The G is ROYGBIV is Green. Green is an environmental philosophy, for some a lifestyle. Green is the colour of envy and classic British sport scars. Green can be fresh and alive or it can be deadly military camouflage. Continue reading
The third colour in the ROYGBIV series is Yellow. Yellow is a colour with divergent meanings: it is the colour of cowardice and cheapness, it is the colour of sunshine and joy. It is bright and energizing and can symbolize either hope or caution. That’s a lot of meaning to put into a single shoot. For my shoot I went with what was available in my house at the time, with no effort to generate sub-text. Natural objects are represented by the humble and ubiquitous banana while No Name food packaging, Ikea dishes and a painted clay pot stand in for the man-made objects. Continue reading
Welcome to the second installment of the ROYGBIV Project. This week, for those following along, our colour is Orange. One thing to note when shooting orange hues – it’s very easy for them to over-saturate and to lose all depth in your images.
Summer is here and it’s a good time to launch a new photography project. Thirsty Thursday was fun, I sampled a lot of good beer and had fun building various DIY lighting setups and experimenting. With the ROYGBIV Project, I’ve decided to focus on a single lighting set-up and to concentrate on the technical side of shooting – logging and being aware of/in control of my camera’s settings.
What is the ROYGBIV Project?
Simply put, I’ll be shooting sample objects following the colours of the spectrum: Red, Orange, Yellow, Green, Blue, Indigo & Violet. I’ll also include Black, White, Grey & Brown. My intent is to shoot 2 objects for each colour: 1 natural & 1 manufactured. Most will be shot in studio with some location shoots as needed or found.
For each shoot I’ll include a brief description of my lighting choices, share some of the camera metadata and Lightroom process as well as offer some insights on the entire process and results as I progress. My intent is to keep the Photoshop to a minimum. For those who know me, that will be tough, I’ve been retouching in PS for close to twenty years – it’ll be a hard habit to break.
Thursdays will no longer be Thirsty.
Okay, I’m sure they will, but I will no longer be posting my beer pics and reviews. It’s been fun, I’ve tried lots of great beers and I’ve learned a lot about my own DIY photo studio. It’s now time to shift gears.
My next photo based project is The ROYGBIV Project. I’ll still be shooting in my own DIY studio – with some new lights – I’m also concentrating on how I’m shooting and limiting my post work to Lightroom as much as possible. I’m sure I’ll still use Photoshop, but it will be my fall back, not my first choice. Each shoot will focus on a single colour from the spectrum represented by 2 objects, one natural the other manufactured. I’m also planning to include Black, White, Grey & Brown into the project. Each week I’ll post the 2 pictures plus some details of the studio set up, technical choices when setting the camera and thoughts on the compositions.
I hope you’ll continue to follow along with the new posts starting next week with Red.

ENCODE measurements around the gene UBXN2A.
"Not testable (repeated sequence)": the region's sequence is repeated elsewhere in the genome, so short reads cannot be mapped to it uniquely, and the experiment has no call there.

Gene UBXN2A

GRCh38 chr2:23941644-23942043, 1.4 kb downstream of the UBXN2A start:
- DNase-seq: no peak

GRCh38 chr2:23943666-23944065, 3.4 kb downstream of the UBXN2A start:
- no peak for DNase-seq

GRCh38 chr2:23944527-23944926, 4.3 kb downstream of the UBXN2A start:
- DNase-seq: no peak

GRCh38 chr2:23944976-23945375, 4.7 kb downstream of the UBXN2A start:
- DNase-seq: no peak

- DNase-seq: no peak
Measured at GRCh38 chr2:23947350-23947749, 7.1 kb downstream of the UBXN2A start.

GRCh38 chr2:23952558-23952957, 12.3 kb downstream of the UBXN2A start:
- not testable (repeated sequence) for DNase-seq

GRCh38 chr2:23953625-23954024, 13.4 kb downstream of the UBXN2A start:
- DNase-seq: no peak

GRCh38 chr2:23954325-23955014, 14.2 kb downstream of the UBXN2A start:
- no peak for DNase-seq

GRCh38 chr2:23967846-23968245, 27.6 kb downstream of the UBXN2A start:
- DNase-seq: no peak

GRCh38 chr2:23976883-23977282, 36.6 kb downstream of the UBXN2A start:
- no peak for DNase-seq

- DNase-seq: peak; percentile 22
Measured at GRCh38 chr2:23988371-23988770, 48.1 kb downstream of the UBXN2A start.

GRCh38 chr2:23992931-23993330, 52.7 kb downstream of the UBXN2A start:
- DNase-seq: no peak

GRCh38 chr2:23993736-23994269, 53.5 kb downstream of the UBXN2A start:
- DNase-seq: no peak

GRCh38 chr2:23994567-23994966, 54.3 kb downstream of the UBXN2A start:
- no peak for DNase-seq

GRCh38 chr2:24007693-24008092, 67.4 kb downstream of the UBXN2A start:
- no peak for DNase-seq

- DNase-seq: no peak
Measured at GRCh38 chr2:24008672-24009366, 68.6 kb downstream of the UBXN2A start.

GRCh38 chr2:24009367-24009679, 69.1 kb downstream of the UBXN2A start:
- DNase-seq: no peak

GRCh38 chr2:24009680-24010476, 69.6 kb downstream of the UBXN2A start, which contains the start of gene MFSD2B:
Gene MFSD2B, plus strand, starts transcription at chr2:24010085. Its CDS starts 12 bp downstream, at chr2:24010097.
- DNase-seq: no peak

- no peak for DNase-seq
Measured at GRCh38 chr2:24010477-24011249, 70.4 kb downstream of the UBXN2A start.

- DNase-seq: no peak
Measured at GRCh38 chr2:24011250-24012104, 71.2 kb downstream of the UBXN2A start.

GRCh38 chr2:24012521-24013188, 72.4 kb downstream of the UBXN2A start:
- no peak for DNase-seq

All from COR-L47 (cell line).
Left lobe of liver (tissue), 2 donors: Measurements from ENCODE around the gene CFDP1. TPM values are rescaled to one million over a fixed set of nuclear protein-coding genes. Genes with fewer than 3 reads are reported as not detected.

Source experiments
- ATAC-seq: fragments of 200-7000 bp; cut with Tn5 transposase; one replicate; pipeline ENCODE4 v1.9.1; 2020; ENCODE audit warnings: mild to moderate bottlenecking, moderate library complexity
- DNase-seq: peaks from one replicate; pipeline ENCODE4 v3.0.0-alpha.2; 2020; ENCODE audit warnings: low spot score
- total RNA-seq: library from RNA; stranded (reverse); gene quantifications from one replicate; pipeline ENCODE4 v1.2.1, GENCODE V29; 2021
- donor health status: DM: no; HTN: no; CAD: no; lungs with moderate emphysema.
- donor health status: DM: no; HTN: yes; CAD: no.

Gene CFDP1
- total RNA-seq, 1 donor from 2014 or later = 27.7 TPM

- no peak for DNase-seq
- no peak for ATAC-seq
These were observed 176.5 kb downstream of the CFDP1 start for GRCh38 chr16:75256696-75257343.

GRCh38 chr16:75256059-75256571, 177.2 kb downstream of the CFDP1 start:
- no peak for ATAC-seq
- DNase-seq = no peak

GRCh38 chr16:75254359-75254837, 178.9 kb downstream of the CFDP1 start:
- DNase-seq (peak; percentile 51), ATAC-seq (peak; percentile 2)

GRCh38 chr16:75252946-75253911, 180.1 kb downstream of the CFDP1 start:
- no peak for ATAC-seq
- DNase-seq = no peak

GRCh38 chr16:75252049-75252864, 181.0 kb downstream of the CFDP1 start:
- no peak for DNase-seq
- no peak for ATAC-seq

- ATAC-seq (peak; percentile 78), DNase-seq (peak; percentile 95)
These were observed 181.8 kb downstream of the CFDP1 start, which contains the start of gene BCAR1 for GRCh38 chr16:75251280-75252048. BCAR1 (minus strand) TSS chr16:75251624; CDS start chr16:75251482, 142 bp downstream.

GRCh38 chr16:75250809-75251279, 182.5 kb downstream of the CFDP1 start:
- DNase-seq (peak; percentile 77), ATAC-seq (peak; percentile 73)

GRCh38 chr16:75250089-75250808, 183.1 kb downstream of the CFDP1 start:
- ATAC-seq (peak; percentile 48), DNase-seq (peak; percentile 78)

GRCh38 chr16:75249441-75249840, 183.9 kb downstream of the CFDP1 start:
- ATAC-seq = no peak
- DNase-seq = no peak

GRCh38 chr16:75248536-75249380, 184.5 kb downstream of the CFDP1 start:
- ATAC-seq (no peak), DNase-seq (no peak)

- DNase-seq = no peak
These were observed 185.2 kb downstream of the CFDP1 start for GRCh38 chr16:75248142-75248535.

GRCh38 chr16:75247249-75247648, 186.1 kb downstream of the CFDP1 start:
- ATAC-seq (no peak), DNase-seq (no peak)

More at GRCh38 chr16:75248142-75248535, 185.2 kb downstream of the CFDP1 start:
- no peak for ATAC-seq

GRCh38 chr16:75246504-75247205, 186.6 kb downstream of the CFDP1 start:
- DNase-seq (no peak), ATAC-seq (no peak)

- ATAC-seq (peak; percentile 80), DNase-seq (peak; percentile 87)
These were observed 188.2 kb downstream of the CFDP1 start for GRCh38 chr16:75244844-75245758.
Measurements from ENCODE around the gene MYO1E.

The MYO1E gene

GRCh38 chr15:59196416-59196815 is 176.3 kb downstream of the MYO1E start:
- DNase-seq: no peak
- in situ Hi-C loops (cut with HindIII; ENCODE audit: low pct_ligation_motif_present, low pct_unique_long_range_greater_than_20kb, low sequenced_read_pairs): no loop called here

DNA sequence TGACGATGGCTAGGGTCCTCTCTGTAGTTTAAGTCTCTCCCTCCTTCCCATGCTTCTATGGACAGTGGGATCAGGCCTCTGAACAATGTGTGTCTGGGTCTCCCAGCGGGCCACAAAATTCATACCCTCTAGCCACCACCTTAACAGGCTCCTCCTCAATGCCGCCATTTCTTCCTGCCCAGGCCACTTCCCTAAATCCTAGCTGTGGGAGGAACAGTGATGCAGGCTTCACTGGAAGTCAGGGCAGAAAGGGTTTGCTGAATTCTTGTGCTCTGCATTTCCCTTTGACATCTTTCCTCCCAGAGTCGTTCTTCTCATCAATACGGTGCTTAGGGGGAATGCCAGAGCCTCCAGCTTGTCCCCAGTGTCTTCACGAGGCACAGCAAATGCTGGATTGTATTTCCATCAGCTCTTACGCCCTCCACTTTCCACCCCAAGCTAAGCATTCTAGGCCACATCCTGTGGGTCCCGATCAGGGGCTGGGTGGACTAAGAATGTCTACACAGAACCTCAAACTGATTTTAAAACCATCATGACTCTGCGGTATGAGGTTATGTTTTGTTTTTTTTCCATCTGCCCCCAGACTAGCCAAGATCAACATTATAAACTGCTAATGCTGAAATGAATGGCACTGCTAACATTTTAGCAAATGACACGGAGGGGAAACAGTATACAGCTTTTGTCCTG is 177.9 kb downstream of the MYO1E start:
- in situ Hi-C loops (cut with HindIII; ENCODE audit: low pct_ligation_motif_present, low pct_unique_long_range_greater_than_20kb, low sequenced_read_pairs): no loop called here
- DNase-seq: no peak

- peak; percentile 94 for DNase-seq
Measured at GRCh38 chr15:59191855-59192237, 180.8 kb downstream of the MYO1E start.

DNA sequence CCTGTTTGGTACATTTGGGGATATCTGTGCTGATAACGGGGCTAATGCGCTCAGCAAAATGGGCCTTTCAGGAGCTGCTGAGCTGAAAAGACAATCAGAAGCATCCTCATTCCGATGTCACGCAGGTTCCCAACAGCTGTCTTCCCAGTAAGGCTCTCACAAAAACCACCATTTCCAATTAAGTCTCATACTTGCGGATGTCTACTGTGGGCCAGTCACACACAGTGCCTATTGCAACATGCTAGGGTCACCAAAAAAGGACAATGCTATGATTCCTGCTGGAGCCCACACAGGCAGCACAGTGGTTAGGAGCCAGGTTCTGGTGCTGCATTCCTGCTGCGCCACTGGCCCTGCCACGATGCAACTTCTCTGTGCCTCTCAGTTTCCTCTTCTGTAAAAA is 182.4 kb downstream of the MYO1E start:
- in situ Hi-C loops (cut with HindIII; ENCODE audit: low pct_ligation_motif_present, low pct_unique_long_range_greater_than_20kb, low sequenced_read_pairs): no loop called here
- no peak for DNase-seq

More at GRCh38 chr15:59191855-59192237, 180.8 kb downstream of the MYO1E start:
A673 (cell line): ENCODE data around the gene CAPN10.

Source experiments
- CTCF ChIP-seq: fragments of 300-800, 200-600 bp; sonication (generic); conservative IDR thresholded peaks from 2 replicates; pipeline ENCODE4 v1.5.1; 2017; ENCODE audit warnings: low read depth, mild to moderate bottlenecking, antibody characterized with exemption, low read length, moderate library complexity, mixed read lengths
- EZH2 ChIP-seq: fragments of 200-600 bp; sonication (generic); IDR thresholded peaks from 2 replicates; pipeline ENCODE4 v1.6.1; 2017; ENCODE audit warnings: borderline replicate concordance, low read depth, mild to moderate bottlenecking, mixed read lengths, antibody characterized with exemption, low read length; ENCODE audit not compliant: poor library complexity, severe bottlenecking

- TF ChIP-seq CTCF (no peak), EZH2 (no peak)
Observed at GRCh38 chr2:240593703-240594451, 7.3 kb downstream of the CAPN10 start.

Wellington County Dark Ale from Wellington Brewery is anchored in traditional brewing processes, and for fans of dark ales that’s comfort food. Rick and dark like a good chocolate, it covers the palette in a welcome blanket of warm malt and toffee before it washes clean away, ready for the next sip.
The can was easy to shoot, its warm tones cover the entire can, eliminating the harsh reflections from exposed metal. A simple white point adjustment and some dust removal (love the Spot Healing Brush) and removal of the Best Before stamp and this can was ready togo.
Before beer there was… Mead.
Oh my, this is good. Mead is one of the original fermented beverages and Trafalgar has put their own spin on it. Trafalgar’s Braggot Mead blends hops and malt with fermented honey, producing a mead that is amazing. Starting with a crisp aroma reminiscent of white wine, the first notes are hoppy like a beer and the traditional honey mead cleans the palate as it finishes. Did I mention this is good?
I wanted to show case the warm tones of the clay bottle so I used a simple Black/White point adjustment Curve, applied an ‘S’ curve to the composite histogram to up the contrast. Some Dodging on the label to open the colours and a final curve to blow out the background.
A House Favourite
Mill St. Tankhouse Ale is a go to beer in this house. Up front and quick, this ale has a full spicy taste with a tart finish that lingers pleasantly. Enjoyable when you want a beer with substance, this isn’t a rink fast kind of ale.
For the shoot set up, I’d created some new light boxes and was trying to use a back light behind a fabric drop. Overall the highlights are too harsh, but some repositioning should take care of that.
The Beers of Summer, Part 4
Lime and mint and beer, oh my! I never thought I’d positively review anything to come from a mammoth American brewery like Anheuser-Busch, but Bud Light’s Lime Mojito is a great summer time drink. Surprisingly refreshing and very tasty. This flavoured light beer makes one feel positively genteel and refined while sipping this modern take on a classic during the long, hot days of summer.
More Photoshop and Web Design
A collection of grids for various screen sizes.
Based on the 960 Grid System, the Golden Grid is for those who like natural proportion systems.
Tips & Tricks
Pixel perfect alignment in Photoshop.
An overview of Photoshop features for web design.
Which is the best app for wireframing? InDesign?
Optimizing for the Web
Exploring the Save for Web interface.